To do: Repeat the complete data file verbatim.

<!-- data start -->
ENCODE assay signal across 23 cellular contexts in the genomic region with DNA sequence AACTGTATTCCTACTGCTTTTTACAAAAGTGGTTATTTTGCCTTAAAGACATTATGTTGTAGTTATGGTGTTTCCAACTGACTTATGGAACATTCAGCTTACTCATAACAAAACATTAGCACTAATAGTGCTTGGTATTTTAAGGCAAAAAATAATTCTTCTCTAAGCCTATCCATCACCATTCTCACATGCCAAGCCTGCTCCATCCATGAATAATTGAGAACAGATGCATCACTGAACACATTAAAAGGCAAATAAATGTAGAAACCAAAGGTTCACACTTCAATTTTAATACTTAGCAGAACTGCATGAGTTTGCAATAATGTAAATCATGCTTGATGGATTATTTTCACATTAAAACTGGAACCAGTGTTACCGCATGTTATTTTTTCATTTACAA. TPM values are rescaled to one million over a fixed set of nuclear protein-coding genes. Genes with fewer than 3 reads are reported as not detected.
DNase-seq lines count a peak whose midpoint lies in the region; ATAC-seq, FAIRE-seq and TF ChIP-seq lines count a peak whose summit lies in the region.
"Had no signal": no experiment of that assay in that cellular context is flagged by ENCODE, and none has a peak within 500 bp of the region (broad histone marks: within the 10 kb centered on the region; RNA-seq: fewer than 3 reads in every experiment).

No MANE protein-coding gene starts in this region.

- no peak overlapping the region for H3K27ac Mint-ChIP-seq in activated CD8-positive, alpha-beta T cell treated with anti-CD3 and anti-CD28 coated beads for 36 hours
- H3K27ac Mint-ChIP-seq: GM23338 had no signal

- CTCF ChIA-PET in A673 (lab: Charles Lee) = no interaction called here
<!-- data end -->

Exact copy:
ENCODE assay signal across 23 cellular contexts in the genomic region with DNA sequence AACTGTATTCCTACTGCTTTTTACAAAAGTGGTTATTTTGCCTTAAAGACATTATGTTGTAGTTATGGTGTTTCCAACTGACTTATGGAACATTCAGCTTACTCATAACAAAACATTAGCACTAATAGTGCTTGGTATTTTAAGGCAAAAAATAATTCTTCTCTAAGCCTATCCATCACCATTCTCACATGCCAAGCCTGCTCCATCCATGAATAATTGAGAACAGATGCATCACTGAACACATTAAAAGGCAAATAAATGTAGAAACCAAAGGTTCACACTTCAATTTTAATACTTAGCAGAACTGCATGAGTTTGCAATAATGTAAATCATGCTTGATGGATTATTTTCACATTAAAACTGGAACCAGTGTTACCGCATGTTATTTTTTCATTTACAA. TPM values are rescaled to one million over a fixed set of nuclear protein-coding genes. Genes with fewer than 3 reads are reported as not detected.
DNase-seq lines count a peak whose midpoint lies in the region; ATAC-seq, FAIRE-seq and TF ChIP-seq lines count a peak whose summit lies in the region.
"Had no signal": no experiment of that assay in that cellular context is flagged by ENCODE, and none has a peak within 500 bp of the region (broad histone marks: within the 10 kb centered on the region; RNA-seq: fewer than 3 reads in every experiment).

No MANE protein-coding gene starts in this region.

- no peak overlapping the region for H3K27ac Mint-ChIP-seq in activated CD8-positive, alpha-beta T cell treated with anti-CD3 and anti-CD28 coated beads for 36 hours
- H3K27ac Mint-ChIP-seq: GM23338 had no signal

- CTCF ChIA-PET in A673 (lab: Charles Lee) = no interaction called here